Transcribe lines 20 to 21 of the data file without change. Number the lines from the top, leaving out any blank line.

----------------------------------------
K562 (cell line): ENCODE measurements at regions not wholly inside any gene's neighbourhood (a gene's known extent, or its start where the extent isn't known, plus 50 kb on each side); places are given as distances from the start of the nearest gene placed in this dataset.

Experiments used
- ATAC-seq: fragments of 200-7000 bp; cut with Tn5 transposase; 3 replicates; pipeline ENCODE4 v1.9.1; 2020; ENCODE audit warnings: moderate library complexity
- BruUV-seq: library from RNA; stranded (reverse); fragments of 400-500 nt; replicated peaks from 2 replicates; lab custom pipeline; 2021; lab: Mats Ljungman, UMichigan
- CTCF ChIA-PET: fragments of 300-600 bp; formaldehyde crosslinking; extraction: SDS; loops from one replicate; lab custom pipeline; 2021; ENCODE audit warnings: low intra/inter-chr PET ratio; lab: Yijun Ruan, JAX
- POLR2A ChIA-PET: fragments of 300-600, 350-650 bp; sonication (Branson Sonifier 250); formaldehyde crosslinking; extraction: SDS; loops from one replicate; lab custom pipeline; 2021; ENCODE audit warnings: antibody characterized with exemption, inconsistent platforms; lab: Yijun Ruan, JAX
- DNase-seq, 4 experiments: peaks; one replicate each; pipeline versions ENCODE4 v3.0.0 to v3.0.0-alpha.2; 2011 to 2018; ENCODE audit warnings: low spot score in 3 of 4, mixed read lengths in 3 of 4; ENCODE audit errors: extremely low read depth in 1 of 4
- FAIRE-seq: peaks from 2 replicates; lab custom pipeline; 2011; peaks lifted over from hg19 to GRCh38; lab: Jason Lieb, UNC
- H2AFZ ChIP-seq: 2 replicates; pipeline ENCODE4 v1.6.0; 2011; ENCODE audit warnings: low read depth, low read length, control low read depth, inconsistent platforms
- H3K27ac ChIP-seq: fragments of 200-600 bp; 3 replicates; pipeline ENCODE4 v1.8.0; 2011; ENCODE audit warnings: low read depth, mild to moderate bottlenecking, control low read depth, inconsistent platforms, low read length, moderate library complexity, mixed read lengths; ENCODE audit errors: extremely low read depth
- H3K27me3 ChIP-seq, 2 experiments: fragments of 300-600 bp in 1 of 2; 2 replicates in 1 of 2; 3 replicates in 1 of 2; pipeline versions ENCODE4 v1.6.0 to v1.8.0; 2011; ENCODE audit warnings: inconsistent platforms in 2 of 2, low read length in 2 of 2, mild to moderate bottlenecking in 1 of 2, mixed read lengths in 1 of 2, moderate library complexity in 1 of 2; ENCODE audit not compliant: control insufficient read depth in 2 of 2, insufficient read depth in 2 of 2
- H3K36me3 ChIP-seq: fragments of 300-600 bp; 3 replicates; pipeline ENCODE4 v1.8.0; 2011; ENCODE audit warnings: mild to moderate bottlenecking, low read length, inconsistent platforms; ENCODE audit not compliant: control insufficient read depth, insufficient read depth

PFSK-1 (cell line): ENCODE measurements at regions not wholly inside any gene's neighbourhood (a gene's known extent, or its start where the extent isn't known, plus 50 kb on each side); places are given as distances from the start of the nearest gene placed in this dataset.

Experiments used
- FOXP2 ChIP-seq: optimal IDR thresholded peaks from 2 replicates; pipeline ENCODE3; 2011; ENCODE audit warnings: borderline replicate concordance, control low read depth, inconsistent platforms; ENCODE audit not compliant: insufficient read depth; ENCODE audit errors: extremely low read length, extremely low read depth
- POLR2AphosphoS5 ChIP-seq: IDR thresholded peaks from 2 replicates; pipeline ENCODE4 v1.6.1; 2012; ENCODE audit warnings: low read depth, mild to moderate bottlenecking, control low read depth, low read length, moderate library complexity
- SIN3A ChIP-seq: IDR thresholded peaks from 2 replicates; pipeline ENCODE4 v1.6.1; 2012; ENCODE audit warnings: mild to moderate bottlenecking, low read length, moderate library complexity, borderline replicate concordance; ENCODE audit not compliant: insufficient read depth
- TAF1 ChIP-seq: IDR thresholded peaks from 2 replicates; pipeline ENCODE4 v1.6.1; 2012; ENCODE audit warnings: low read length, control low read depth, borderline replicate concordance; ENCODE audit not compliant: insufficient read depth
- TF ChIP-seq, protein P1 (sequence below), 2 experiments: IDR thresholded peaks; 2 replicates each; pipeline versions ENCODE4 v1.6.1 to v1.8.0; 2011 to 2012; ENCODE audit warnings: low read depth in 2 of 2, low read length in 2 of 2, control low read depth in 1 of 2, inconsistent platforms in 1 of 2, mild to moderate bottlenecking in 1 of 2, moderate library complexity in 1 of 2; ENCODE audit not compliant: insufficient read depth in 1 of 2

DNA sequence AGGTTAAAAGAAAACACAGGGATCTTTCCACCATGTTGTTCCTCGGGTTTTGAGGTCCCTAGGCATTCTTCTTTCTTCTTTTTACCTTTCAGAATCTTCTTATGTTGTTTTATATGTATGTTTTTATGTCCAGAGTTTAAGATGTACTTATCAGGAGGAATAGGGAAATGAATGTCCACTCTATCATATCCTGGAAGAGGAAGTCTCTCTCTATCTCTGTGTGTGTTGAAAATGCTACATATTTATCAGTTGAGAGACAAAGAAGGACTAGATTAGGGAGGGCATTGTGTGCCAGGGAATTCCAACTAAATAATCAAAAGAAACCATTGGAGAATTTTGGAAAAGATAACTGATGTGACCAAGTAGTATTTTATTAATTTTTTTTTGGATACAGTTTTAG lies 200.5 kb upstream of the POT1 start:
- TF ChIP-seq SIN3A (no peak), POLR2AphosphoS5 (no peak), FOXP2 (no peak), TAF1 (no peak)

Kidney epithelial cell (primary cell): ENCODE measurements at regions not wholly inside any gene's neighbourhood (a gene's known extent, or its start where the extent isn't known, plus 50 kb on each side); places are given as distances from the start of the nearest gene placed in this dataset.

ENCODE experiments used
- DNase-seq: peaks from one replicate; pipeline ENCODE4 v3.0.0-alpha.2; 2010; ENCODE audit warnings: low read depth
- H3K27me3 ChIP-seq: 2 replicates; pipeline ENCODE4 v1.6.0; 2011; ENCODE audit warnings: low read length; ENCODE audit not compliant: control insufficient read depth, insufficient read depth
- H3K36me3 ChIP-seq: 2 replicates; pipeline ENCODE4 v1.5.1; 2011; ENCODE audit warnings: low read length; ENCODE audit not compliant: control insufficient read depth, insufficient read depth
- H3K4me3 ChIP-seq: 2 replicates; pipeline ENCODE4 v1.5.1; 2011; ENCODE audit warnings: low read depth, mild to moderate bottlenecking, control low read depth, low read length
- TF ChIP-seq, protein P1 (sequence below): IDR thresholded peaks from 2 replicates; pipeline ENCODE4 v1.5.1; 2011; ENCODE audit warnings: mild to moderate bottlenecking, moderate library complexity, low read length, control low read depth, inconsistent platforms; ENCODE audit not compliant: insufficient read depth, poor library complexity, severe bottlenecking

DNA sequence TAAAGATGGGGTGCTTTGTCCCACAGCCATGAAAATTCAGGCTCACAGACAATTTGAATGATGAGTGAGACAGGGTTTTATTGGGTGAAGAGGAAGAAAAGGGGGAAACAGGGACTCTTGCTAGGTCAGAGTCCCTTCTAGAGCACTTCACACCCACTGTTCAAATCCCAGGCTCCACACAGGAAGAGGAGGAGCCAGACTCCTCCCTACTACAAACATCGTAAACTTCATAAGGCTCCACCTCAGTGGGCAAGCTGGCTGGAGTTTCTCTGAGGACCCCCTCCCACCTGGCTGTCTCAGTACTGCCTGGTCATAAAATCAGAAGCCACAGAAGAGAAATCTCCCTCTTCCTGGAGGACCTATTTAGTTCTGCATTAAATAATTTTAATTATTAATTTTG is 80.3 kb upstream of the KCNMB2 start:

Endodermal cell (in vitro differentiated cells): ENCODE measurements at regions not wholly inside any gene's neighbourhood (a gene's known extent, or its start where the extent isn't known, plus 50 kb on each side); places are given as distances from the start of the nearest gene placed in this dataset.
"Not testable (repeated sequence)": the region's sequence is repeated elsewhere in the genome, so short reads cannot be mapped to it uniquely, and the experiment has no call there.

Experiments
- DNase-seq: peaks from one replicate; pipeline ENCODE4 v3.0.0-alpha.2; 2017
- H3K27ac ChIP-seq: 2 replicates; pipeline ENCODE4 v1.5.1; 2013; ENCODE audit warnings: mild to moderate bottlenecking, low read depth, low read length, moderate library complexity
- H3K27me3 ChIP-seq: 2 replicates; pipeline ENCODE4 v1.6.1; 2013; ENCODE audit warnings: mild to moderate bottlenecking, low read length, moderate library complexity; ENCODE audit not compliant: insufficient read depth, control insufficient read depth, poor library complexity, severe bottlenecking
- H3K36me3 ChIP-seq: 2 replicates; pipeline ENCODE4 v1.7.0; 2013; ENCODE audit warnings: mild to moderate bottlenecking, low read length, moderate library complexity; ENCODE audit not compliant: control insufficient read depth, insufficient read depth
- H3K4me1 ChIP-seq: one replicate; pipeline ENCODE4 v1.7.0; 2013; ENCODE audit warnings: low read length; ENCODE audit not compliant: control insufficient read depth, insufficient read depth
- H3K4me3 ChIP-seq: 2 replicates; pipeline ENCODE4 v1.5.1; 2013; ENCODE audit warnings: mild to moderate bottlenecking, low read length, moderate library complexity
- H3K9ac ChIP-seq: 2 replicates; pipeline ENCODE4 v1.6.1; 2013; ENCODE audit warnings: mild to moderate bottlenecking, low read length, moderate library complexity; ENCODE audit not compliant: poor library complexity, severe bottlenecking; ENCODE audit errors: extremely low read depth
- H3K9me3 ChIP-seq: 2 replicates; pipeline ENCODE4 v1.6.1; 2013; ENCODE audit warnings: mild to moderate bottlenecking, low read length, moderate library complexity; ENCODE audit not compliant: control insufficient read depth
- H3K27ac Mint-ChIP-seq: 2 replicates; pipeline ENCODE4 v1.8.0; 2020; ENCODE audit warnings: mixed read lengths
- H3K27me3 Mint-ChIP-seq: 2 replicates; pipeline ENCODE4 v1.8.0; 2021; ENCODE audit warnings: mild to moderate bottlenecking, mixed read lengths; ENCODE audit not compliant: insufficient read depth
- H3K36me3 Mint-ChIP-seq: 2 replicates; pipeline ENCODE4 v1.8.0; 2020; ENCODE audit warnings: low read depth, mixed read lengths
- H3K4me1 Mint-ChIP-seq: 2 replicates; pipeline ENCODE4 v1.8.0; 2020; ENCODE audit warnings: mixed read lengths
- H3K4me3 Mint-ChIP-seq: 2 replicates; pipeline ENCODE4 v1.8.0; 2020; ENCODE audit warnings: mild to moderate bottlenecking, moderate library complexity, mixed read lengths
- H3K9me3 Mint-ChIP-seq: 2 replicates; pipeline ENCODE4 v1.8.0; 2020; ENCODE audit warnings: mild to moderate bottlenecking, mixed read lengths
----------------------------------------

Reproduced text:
DNA sequence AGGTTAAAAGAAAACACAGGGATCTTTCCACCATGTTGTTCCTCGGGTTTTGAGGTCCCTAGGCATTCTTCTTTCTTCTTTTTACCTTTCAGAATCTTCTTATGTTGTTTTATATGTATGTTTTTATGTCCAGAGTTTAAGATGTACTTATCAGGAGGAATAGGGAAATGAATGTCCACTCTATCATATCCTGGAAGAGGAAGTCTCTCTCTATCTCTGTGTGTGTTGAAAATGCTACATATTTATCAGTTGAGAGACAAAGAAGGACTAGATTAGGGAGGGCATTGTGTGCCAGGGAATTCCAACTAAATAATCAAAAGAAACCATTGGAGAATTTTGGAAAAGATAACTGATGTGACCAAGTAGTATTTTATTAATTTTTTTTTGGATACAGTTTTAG lies 200.5 kb upstream of the POT1 start:
- TF ChIP-seq SIN3A (no peak), POLR2AphosphoS5 (no peak), FOXP2 (no peak), TAF1 (no peak)